Her painting is triumphantly presented to the Grand Duke, but, despite her growing fame, she travels back to Rome where her husband is living.  For a very brief time she is content living with Antonio, a humble, hardworking man who is kind, gentle, and loving to her.  But when she is given an apartment and is commissioned for a series of paintings for the upper classes of Rome, she rebukes him for not fitting into her new society.  This is one of the saddest parts of the story because Artemisia chooses her work over her husband who feels that he has no choice but to leave her.  For the rest of her life she is haunted by the happiness she once felt for him and wonders if she made the correct decision.

A large part of the narrative at the end of the book is taken up with her voyage by ship to London where she will live with her father at the court of the Queen.  She is scared to travel so far all alone, but once again asserts her independence and her assertiveness. The journey is a fitting scene that reflects the entirety of her itinerant life and her struggle to be accepted by her friends, family and her husband.  As the ship sways and rocks her into a state of solitary reflection she thinks to herself:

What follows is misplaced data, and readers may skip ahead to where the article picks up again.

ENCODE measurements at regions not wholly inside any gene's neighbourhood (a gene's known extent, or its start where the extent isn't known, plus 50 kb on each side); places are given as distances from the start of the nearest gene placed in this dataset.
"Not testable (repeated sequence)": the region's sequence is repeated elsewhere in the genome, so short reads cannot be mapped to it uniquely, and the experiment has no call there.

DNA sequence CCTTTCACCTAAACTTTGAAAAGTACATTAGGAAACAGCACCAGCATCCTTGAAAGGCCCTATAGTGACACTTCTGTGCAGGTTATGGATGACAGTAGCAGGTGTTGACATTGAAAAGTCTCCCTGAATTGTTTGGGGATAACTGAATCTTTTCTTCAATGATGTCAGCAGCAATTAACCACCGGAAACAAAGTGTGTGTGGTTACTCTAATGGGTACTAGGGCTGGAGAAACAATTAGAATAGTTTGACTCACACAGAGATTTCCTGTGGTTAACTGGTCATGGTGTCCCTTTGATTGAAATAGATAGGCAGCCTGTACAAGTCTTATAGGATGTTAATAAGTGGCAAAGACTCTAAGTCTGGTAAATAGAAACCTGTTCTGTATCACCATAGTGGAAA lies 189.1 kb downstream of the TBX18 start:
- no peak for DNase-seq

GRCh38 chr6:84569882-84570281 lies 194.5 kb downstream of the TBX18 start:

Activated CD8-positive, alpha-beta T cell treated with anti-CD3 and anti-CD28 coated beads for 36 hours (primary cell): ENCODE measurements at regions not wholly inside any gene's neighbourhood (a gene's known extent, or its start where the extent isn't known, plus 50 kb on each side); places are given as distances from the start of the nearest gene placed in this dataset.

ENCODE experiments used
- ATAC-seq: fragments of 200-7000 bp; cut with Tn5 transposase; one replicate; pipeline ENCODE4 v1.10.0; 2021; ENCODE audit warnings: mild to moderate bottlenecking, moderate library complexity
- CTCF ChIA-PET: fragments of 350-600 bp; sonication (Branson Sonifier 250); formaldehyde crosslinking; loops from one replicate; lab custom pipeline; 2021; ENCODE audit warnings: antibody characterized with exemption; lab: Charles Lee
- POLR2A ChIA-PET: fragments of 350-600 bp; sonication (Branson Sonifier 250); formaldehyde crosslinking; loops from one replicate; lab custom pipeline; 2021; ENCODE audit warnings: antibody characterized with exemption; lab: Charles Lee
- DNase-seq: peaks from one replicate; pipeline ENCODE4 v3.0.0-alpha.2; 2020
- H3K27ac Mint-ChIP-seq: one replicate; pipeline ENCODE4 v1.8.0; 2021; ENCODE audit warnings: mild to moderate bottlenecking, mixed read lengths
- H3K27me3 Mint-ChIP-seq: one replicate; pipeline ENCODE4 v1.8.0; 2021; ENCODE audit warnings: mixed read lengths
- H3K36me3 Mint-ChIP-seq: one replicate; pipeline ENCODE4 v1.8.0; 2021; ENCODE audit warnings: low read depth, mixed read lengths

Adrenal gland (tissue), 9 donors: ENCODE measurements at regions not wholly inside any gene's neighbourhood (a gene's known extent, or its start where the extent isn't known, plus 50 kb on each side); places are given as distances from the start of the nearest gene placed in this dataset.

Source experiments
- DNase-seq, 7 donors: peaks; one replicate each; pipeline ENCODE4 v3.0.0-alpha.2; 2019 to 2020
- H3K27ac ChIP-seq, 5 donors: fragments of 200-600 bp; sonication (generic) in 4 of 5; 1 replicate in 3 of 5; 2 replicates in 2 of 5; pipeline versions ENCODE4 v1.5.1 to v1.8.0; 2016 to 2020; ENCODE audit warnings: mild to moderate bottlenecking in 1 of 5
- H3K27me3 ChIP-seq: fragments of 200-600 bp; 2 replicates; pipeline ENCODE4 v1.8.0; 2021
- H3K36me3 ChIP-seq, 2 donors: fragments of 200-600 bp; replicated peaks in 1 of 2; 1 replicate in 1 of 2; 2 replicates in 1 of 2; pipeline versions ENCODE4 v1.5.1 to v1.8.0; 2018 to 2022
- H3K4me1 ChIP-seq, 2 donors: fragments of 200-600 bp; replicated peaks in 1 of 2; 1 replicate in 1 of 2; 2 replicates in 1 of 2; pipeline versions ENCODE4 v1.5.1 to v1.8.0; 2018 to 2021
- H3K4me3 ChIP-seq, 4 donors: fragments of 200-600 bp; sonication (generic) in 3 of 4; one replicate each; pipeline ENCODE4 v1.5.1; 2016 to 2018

She contrived then to call to mind all her own faults: how she used to remain stubbornly silent at her husband’s attentions; how, confident of his devotion, she would bask in it without care, almost without really enjoying it, believing herself to be free, owing him nothing in return.  And how she used to reproach him for his lowly station, his wretched job, his moodiness.  And how that last time, when she had been angry, she should have realized how afraid he was of her.  He had left: but she had been sure of his love….The untouchable, external object blocks her investigation at this point, taking over as though alive.  The tears gushed forth once more, dried by the salty wind.

It is so sad and tragic that Artemisia had to choose between her art and her love.  I feel like I could read this book many times over and find different scenes in it to grab my attention. It is a difficult book to write about but would make for a very interesting discussion.  I would love to hear other opinions of the book.  What scenes stood out to you?  What themes/motifs do you remember from Banti’s narrative?

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Her Soul Receded into the Winds: Dido’s Suicide in Aeneid Book 4

Henry Fusel. Dido. 1781. Oil on Canvas.